Friday, September 13, 2002

# Posted 12:26 PM by Ariel David Adesnik  

LET'S PLAY NAME THAT HAWK! I'll give you the quote and you tell me who said it.

1) "We have to defend our future from these predators of the 21st century...They will be all the more lethal if we allow them to build arsenals of nuclear, chemical, and biological weapons and the missiles to deliver them. We simply cannot allow that to happen. There is no more clear example of this threat than Saddam Hussein."

2) "If we fail to respond today, Saddam and all those who would follow in his footsteps will be emboldened tomorrow...Some day, some way, I guarantee you, he'll use the arsenal."

3) "Look, we have exhausted virtually our diplomatic effort to get the Iraqis to comply with their own agreements and with international law. Given that, what other option is there but to force them to do so?"

4) "Saddam Hussein has already used these weapons and has made it clear that he has the intent to continue to try, by virtue of his duplicity and secrecy, to continue to do so. That is a threat to the stability of the Middle East."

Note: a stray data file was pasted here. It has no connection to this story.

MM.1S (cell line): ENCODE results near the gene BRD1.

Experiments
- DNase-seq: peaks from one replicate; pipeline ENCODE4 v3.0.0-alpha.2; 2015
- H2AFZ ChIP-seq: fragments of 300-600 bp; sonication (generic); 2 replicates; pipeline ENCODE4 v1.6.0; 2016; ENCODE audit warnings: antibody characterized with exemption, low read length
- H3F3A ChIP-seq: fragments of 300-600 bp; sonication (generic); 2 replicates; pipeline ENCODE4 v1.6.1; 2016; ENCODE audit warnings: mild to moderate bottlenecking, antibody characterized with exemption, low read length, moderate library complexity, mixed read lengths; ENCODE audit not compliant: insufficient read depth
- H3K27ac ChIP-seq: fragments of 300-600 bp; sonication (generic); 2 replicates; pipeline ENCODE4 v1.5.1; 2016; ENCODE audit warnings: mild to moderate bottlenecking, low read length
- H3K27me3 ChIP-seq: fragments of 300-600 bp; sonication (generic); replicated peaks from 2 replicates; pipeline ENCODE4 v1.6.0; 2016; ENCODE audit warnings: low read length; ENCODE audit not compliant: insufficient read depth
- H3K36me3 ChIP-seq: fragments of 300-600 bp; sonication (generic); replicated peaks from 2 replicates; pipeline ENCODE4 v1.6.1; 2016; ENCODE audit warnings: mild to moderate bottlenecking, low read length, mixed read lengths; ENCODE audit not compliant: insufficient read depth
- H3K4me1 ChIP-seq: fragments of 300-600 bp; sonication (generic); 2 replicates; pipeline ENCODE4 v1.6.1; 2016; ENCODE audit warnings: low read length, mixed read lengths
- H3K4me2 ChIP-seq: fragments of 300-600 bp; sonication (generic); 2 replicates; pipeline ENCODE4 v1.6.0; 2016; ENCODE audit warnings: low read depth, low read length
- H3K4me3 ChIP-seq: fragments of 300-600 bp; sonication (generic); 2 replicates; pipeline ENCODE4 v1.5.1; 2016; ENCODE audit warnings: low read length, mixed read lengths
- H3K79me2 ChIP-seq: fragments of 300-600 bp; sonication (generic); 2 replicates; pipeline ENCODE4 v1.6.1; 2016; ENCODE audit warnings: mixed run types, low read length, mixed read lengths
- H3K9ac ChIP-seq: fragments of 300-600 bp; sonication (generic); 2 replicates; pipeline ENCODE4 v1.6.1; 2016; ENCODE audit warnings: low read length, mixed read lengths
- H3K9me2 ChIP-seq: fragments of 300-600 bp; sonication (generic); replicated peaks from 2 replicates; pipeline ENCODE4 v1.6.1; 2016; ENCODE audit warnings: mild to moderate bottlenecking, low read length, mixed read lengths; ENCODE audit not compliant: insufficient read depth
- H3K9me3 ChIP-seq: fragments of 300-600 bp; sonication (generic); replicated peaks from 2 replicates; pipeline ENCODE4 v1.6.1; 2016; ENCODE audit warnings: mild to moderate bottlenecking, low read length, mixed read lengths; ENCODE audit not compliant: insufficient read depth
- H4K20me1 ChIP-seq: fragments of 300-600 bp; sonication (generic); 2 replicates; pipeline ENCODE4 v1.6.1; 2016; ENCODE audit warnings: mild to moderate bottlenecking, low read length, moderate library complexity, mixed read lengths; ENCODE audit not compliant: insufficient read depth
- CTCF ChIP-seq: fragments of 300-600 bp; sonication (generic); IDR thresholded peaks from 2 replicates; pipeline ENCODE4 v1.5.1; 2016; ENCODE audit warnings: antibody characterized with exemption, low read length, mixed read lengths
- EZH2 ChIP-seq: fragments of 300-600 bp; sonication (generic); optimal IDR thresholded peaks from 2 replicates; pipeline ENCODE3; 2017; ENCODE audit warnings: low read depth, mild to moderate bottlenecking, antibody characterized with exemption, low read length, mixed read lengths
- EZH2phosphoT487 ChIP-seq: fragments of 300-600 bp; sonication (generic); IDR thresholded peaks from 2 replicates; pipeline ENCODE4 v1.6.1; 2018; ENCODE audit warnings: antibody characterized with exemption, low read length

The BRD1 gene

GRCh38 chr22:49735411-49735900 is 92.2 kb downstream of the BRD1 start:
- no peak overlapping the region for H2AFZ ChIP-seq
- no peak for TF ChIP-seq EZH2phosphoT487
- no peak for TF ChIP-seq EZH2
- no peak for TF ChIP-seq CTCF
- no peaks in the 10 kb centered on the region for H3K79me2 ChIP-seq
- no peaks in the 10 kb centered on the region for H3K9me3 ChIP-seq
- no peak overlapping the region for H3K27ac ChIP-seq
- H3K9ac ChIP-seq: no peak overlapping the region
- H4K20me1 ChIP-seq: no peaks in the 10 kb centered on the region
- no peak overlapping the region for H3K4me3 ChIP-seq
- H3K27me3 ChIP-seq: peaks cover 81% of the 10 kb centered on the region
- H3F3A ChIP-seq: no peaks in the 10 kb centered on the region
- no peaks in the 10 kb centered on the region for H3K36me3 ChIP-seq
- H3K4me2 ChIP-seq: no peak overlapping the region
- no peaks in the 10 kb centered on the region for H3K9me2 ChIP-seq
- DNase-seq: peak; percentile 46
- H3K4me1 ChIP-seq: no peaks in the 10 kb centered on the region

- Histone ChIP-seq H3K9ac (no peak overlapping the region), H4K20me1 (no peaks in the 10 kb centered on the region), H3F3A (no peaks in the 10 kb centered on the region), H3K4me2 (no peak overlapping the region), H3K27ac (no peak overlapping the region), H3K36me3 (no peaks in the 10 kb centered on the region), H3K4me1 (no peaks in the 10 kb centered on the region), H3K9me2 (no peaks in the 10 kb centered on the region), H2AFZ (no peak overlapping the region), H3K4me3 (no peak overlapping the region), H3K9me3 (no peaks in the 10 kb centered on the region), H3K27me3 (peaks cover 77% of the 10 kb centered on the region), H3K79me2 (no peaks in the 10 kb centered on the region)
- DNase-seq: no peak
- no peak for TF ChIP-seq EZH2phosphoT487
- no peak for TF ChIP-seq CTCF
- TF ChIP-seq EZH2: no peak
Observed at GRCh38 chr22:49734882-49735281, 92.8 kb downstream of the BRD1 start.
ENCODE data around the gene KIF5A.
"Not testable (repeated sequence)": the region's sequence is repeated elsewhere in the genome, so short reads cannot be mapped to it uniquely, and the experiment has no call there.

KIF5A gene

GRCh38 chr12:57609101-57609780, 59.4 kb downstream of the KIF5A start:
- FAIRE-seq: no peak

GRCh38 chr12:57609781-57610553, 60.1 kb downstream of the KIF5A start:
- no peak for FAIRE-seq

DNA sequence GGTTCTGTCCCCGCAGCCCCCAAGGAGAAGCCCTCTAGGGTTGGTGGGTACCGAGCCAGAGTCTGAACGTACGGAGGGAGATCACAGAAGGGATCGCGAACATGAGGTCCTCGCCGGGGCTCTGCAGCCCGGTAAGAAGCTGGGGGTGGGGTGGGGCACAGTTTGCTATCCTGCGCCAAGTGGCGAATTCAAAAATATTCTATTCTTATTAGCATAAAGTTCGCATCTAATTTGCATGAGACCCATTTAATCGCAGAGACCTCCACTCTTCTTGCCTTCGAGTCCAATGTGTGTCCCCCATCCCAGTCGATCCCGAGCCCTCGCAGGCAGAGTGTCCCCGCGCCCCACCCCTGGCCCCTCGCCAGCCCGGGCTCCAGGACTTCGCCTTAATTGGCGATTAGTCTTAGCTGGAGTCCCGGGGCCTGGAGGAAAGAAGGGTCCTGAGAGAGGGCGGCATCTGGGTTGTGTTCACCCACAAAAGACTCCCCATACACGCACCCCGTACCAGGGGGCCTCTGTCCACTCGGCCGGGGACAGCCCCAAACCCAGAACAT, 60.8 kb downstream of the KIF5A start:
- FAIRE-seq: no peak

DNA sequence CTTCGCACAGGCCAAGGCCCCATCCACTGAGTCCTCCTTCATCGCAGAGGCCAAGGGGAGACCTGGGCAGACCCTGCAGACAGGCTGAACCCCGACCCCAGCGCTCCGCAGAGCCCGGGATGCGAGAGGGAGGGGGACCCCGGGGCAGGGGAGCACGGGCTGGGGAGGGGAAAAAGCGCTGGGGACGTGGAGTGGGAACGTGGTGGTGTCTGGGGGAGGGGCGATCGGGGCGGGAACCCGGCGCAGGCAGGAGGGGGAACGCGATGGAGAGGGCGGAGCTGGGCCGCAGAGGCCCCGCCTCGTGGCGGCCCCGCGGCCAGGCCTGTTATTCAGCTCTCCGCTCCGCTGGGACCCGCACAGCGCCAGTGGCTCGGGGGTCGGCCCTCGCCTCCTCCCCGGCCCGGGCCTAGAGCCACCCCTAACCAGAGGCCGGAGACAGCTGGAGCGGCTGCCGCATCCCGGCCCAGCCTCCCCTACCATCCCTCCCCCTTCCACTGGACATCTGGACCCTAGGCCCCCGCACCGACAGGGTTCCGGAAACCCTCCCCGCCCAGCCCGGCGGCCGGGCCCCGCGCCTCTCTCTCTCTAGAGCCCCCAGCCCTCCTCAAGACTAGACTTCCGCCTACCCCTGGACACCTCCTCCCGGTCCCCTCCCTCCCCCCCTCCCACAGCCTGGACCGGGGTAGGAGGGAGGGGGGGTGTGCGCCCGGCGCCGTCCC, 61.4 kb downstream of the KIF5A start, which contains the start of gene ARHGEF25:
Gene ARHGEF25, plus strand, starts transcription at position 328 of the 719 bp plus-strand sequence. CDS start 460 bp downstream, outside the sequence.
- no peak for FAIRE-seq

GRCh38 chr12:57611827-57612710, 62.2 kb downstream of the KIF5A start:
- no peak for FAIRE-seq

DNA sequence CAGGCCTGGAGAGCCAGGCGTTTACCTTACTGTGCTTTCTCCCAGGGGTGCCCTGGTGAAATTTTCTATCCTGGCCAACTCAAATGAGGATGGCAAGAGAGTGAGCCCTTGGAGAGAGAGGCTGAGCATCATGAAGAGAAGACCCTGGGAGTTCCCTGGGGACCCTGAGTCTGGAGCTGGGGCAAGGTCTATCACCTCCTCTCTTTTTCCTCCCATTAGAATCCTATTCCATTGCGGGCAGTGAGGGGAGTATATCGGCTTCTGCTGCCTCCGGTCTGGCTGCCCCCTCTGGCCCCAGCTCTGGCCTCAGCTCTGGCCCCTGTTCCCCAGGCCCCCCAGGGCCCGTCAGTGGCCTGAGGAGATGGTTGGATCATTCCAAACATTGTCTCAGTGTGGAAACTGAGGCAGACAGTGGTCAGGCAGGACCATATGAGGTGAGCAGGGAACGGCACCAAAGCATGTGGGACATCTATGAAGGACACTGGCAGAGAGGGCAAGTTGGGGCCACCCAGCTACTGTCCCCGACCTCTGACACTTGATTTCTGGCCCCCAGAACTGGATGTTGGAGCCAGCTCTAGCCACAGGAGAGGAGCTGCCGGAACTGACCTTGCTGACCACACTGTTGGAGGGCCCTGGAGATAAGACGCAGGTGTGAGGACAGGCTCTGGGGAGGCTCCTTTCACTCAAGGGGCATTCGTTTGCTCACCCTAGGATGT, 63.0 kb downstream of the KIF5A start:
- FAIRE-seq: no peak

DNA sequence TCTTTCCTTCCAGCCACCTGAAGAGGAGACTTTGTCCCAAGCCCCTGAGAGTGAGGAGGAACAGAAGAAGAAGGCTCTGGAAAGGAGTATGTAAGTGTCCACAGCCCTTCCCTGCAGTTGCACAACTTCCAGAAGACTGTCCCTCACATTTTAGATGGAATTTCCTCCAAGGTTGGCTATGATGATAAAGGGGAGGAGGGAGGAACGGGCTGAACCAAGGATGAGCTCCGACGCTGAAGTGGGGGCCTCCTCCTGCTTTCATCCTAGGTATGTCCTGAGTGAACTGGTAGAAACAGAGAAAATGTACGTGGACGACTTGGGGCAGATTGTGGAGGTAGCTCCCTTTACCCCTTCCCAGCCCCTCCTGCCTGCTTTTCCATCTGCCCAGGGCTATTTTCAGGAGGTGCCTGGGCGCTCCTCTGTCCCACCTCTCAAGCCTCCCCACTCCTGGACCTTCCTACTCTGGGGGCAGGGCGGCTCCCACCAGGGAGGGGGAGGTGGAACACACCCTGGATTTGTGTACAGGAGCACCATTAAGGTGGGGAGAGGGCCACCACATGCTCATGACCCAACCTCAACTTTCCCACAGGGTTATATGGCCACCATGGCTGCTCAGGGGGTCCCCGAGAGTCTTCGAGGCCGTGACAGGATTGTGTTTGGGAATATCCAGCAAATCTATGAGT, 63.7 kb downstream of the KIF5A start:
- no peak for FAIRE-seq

Answers: Bill Clinton, Bill Clinton, Tom Daschle and John Kerry. Not in 2002, of course, but in 1998.

The source for these quotes is Stephen Hayes' insightful article in the current issue of The Weekly Standard. Hayes makes the valid point that certain Democrats' hesitation to endorse President Bush's aggressive stance toward Iraq comes off as rather hypocritical. However, Hayes misses a more subtle point that can be taken from the words of Clinton, Daschle and Kerry: Bush's stance on Iraq lacks credibility precisely because Clinton took an equally strong stance and then did nothing about it. This inaction suggested that Clinton never believed his own words in the first place. If one were a European critic of Bush, why would one assume that current talk of an Iraqi threat is any more serious than it was four years ago?

The answer, in short, is September 11th. From that day on, Americans became aware of the need to preempt terrorism. Americans began to recognize that the profligate rhetoric and subsequent inaction of the Clinton administration was a major strategic failure. Now the time has come to take care of business that wasn't taken care of before.

President Bush, however, has failed to present the case against Saddam in such terms. Instead, he has focused on documenting the threat which Iraq would pose if it added a nuclear element to its already extensive arsenal of weapons of mass destruction. As such, he has failed to distinguish his own stance from that of Clinton. Until he does, the critics will continue to ask: Why now?
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